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London Olympics Changes Course, Grants Access to Black Newspaper

After the circulation of an online petition the British Olympic Association has reversed its decision not to give Britian’s biggest and longest running black newspaper The Voice accreditation to Olympic stadium.

“We are pleased to confirm that the IOC have awarded an accreditation to the BOA, which will be allocated to The Voice,” said a statement released by the BOA. Originally they claimed The Voice was denied because they had received over 3,000 requests for 400 available places and that their application had been unsuccessful “after careful consideration by the Media Accreditation Committee.”

The decision was met with immediate outrage, and soon after a petition on began to circulate calling the BOA’s decision “insulting and racist.” The petition received over 3000 signatures in a matter of days while also gaining the support of prominent names like London’s Mayor Boris Johnson and Jamaica’s high commissioner Aloun Assamba.

Blogger Anna Nathanson put the decision in perfect perspective. “Rather than coming across as a carefully thought out decision as was stated in the response, what it instead suggests is a clear lack of concrete awareness and understanding around real life diversity issues in practice on the part of certain portions of the media.”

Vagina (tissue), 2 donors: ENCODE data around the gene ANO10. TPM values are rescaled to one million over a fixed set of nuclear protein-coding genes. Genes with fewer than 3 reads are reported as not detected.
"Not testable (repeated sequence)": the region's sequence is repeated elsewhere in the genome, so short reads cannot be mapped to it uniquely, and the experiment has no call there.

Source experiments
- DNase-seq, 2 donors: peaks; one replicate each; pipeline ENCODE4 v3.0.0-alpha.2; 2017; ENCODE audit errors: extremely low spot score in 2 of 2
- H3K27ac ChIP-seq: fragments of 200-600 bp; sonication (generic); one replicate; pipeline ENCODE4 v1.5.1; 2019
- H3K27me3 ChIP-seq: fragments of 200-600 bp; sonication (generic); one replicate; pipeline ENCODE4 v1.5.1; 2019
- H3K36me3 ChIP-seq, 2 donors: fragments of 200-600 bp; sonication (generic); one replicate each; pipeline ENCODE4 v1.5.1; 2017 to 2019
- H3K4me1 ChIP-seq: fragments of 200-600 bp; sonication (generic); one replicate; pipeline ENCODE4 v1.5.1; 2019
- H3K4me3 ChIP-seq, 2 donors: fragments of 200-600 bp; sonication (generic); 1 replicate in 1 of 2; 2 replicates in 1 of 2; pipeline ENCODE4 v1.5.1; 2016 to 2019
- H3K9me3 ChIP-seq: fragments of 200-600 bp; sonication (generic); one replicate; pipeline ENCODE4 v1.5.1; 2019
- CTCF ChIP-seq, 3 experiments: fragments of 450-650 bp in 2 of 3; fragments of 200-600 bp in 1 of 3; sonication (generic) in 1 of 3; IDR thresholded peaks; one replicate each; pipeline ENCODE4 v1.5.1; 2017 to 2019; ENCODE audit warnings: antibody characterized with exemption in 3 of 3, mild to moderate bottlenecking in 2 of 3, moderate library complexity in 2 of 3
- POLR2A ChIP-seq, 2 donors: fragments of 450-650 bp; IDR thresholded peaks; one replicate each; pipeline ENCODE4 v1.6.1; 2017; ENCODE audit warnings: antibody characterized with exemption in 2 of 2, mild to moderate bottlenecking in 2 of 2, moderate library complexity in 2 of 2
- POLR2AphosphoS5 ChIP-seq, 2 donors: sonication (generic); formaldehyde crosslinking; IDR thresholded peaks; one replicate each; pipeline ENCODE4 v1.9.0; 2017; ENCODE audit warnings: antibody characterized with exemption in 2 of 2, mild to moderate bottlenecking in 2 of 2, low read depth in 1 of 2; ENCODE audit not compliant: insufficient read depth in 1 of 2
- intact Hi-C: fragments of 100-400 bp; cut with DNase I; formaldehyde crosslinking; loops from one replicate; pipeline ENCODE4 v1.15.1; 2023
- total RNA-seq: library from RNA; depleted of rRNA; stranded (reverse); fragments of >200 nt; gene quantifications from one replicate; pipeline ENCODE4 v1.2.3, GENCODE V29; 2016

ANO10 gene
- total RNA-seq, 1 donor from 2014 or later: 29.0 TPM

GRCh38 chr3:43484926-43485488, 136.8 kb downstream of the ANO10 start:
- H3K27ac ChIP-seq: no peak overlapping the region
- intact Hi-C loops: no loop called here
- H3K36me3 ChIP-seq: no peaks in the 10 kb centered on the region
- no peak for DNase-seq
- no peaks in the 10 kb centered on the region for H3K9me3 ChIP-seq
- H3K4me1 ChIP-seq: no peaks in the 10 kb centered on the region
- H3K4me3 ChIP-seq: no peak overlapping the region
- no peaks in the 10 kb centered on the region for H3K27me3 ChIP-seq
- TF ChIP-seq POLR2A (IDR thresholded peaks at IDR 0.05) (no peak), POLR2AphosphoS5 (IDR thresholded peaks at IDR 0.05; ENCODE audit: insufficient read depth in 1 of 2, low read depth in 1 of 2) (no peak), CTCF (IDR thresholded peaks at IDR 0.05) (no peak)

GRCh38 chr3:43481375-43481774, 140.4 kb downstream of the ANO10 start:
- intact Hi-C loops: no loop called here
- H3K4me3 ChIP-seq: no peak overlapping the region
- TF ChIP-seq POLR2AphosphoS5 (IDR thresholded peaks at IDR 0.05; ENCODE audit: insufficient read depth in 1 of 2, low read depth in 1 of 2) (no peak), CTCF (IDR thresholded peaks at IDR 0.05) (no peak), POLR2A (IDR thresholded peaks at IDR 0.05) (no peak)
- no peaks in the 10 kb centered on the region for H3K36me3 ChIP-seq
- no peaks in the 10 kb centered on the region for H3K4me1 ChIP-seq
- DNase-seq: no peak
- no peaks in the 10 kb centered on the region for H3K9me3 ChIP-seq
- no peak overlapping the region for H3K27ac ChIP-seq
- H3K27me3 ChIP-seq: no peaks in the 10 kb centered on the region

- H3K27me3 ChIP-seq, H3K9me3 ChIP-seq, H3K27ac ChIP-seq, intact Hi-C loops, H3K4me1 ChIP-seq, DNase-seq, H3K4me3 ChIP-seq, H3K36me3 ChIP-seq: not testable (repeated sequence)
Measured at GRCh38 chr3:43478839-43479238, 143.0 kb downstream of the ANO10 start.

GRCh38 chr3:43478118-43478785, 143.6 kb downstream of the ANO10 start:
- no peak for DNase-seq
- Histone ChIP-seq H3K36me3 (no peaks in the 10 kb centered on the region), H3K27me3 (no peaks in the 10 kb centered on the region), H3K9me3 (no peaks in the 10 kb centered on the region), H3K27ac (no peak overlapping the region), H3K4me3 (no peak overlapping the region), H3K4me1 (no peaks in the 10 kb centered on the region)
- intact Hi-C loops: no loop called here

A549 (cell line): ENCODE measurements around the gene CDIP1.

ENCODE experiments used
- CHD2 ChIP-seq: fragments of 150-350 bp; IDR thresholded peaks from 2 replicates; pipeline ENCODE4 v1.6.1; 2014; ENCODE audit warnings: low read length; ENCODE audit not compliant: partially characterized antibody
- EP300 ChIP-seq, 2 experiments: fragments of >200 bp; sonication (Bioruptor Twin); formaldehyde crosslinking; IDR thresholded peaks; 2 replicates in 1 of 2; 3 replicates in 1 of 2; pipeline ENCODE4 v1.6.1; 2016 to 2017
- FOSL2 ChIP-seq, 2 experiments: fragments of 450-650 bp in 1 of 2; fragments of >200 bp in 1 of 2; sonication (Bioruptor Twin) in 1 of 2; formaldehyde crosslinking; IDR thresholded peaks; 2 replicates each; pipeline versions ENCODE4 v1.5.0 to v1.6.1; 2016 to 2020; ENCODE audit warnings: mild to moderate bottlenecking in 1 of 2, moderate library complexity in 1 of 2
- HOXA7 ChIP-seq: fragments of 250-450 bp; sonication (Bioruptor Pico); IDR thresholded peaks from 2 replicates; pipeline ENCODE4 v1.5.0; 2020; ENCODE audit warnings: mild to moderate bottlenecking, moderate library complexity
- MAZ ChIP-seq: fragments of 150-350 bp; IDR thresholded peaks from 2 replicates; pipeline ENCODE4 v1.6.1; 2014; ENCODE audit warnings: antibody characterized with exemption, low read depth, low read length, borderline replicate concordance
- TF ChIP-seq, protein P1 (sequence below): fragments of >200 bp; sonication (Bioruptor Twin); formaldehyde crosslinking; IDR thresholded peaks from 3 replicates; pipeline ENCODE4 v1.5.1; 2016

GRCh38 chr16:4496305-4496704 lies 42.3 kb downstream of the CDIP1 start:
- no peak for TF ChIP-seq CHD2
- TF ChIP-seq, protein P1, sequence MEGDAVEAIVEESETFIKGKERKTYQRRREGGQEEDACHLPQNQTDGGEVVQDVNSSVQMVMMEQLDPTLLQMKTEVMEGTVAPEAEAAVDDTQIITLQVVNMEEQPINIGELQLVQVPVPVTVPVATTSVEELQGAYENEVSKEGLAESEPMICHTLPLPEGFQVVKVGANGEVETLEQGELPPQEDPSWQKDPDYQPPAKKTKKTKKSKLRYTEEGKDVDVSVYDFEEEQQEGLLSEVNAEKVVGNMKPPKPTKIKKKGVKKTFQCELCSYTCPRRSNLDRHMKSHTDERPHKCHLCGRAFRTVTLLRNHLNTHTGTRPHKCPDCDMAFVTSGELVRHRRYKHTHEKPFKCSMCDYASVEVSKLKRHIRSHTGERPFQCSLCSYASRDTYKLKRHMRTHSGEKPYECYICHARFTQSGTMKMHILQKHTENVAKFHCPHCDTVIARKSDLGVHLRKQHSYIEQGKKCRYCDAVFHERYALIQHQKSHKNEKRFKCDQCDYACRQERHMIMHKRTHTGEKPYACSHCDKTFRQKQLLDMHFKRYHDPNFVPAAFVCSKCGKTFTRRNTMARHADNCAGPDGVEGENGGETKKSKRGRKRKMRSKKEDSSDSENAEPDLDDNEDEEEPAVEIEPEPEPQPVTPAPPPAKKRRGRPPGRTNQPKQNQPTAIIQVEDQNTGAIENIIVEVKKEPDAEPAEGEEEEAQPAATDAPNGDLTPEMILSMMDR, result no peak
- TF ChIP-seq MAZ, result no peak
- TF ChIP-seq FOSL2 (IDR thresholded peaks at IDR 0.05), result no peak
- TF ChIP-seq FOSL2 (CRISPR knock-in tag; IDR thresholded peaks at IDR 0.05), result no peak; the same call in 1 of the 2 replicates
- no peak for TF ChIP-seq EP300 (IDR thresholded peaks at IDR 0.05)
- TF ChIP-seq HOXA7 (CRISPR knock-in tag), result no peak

The Voice sports editor Rodney Hinds had this to say, “It shows that people power does work and I am humbled by this experience. Without the public focusing on this challenge we would not have got accreditation. While it’s a pity it had to get this far, I give credit to the BOA and IOC for now agreeing to let us cover the games. We look forward to delivering coverage on the Games, including events such as Usain Bolt competing in the 100 meters.”

“It shows the role The Voice has played over the last 30 years and it’s a vote that people understood our argument,” he added.

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